• Reporting: Once a vulnerability is discovered, authorized personnel should be able to use the vulnerability management tool to generate reports with an appropriate level of data for auditors, business executives, and a variety of audiences. They should also be able to customize those reports using filters and then distribute those analyses to users based on their roles. Those reports, in turn, can help organizations manage their security budgets and maintain compliance with relevant data security standards frameworks.


via:  tripwire

Apples new ad shows how iPads are going to replace laptops


Apple has released a brand new ad for the iPad Pro. It features a young girl and a rose gold iPad Pro running iOS 11. And Apple’s pitch is quite clear here — the iPad is the future of computers. The company even thinks there will be a time when a young person doesn’t know what “computer” means.

There’s this meme that keeps coming back on Twitter. A young person discovers a floppy disk and calls it the save icon. Apple is using the same idea with this ad. When the mum asks her daughter what she is doing on her computer, she answers “what’s a computer?”

The character is never sitting at a desk. She’s always on the move, always using her iPad. It can be outside in the garden, in the bus, at a coffee shop or sitting at the top of a tree.

She’s using FaceTime and drawing on a screenshot using an Apple Pencil. She browses her photos, then drags and drops a photo into an iMessage conversation while FaceTiming. This is a good example of iOS 11’s new multitasking capabilities.

She types some text in Word, takes a photo, draws, illustrates handwritten notes with photos and reads a comic book. It’s clear that Apple wants you to realize that you can create stuff from an iPad.

It isn’t just a media consumption device. Apple isn’t just selling a device. The company is selling a new spontaneous lifestyle.


via:  techcrunch

Germany bans smartwatches for kids over spying concerns

Germany’s Federal Network Agency (Bundesnetzagentur) issued a blanket ban on smartwatches aimed at children this week — and asked parents who’d already purchased such a device to destroy them, for good measure. The aggressive move is a response to growing privacy concerns surrounding devices aimed at minors.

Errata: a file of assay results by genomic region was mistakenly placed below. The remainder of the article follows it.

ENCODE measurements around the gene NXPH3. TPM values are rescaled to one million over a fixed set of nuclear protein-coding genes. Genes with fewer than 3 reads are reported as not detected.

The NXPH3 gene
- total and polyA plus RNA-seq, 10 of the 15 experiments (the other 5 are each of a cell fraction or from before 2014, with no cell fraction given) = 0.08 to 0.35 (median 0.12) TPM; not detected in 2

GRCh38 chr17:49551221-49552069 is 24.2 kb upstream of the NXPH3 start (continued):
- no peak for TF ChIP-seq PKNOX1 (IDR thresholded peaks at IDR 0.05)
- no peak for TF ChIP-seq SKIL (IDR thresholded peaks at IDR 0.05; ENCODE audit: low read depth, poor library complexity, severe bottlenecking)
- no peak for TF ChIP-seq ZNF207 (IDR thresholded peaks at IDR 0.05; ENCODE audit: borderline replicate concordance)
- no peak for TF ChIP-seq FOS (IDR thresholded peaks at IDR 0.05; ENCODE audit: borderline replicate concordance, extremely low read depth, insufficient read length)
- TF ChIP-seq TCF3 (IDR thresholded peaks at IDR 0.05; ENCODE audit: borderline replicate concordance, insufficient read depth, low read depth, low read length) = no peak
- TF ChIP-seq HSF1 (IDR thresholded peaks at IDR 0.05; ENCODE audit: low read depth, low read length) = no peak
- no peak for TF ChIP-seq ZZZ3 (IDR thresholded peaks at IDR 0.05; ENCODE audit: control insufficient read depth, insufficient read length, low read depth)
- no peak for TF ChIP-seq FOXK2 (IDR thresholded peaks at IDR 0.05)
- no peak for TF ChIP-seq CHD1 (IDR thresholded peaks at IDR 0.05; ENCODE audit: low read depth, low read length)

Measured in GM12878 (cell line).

“Via an app, parents can use such children’s watches to listen unnoticed to the child’s environment and they are to be regarded as an unauthorized transmitting system,” the agency’s president Jochen Homann said in a statement provided to the BBC. The FNA also urged educators to pay closer attention to students’ watches, as, “according to our research, parents’ watches are also used to listen to teachers in the classroom.”

Such concerns have been growing in recent years, as kid-targeted wearables have become more popular, along with their adult counterparts. Just last month, European watch dog group, Norwegian Consumer Council, issued a strongly worded report warning of safety concerns over GPS-enabled devices. That report went beyond tracking on the part of the parents, outlining the potential for simple hacking by outside parties.

“Any consumer looking for ways to keep their children safe and secure might want to think twice before purchasing a smartwatch as long as the faults outlined in these reports have not been fixed,” the NCC wrote.

That report specifically highlighted four kids’ smartwatch brands — Gator 2, Tinitell, Viksfjord and Xplora. The Federal Network Agency’s new rules, meanwhile, take things much further, banning the category at large. The decision follows a similar move last February, when the agency banned and ordered the destruction of the My Friend Cayla doll, after concerns were raised over the toy’s built-in microphone and Bluetooth connectivity.

Like that doll, the smartwatches have been classified as illegal spying devices by the agency.



via:  techcrunch

AVGater abuses antivirus software for local system takeover